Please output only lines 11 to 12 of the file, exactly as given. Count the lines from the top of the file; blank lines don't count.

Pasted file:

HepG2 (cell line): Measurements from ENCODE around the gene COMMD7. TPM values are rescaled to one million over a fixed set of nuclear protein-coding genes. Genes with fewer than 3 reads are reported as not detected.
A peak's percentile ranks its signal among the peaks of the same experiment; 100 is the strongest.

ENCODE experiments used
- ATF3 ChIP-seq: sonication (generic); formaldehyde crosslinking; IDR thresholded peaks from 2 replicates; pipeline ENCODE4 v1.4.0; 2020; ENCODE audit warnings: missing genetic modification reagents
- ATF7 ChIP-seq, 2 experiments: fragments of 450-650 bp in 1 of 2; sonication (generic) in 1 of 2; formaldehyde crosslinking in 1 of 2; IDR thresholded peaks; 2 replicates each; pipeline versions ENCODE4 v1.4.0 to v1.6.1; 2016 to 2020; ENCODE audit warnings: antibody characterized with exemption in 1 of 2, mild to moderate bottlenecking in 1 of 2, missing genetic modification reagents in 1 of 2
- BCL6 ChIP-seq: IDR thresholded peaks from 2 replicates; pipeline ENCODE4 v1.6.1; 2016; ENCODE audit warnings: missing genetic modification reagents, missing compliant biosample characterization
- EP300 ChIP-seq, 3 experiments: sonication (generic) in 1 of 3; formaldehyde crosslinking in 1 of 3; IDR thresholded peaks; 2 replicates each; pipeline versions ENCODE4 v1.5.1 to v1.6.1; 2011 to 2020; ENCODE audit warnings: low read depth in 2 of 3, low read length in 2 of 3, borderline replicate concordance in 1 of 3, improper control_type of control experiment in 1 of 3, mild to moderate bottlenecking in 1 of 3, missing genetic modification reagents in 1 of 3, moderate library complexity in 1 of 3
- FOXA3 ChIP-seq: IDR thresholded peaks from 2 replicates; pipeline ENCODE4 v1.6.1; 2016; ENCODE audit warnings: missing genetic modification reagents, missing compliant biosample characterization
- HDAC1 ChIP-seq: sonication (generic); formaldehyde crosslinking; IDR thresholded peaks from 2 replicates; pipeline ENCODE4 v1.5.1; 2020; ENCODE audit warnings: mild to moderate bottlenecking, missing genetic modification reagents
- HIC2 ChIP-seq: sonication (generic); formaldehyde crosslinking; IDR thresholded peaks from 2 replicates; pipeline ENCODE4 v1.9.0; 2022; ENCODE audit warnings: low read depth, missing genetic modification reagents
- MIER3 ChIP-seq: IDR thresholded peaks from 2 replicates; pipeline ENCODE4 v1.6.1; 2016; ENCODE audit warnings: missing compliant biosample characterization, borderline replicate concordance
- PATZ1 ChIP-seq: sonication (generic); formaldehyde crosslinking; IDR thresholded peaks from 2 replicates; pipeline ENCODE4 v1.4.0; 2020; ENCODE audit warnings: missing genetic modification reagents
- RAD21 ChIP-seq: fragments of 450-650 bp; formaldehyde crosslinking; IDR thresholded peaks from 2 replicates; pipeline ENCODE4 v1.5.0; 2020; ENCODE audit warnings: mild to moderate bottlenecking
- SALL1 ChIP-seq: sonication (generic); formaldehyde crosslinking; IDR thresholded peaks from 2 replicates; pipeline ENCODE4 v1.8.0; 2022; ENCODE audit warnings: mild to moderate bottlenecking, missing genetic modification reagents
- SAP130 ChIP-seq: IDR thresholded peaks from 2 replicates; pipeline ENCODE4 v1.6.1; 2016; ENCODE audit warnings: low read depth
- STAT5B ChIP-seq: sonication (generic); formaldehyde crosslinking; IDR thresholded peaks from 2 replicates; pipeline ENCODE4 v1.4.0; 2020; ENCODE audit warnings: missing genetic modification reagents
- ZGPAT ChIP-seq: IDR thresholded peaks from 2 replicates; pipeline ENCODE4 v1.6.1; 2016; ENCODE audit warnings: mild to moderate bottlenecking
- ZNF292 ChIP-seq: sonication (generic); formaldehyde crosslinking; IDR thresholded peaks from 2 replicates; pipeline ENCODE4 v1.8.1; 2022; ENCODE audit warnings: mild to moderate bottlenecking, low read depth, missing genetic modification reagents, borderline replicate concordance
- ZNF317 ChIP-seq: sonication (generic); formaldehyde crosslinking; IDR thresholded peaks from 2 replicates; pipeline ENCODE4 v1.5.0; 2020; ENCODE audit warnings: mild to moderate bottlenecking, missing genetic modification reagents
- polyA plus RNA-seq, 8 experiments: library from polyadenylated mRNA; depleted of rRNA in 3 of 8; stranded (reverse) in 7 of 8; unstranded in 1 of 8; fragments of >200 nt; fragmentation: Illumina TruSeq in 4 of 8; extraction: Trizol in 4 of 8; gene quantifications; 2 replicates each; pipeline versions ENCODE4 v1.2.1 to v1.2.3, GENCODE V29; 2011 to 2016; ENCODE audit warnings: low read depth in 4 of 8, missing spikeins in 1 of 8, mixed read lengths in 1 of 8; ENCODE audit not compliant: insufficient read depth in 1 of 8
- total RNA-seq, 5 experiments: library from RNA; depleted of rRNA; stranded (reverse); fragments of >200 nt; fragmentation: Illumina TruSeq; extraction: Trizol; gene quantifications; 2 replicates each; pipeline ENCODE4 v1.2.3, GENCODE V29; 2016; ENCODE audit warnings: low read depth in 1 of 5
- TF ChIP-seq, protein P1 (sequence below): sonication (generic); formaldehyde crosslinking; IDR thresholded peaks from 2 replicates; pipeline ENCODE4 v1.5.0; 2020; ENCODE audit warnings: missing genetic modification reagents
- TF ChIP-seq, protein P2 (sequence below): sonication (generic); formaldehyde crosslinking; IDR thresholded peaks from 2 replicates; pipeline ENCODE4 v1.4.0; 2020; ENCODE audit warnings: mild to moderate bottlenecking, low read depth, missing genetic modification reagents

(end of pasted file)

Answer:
- MIER3 ChIP-seq: IDR thresholded peaks from 2 replicates; pipeline ENCODE4 v1.6.1; 2016; ENCODE audit warnings: missing compliant biosample characterization, borderline replicate concordance
- PATZ1 ChIP-seq: sonication (generic); formaldehyde crosslinking; IDR thresholded peaks from 2 replicates; pipeline ENCODE4 v1.4.0; 2020; ENCODE audit warnings: missing genetic modification reagents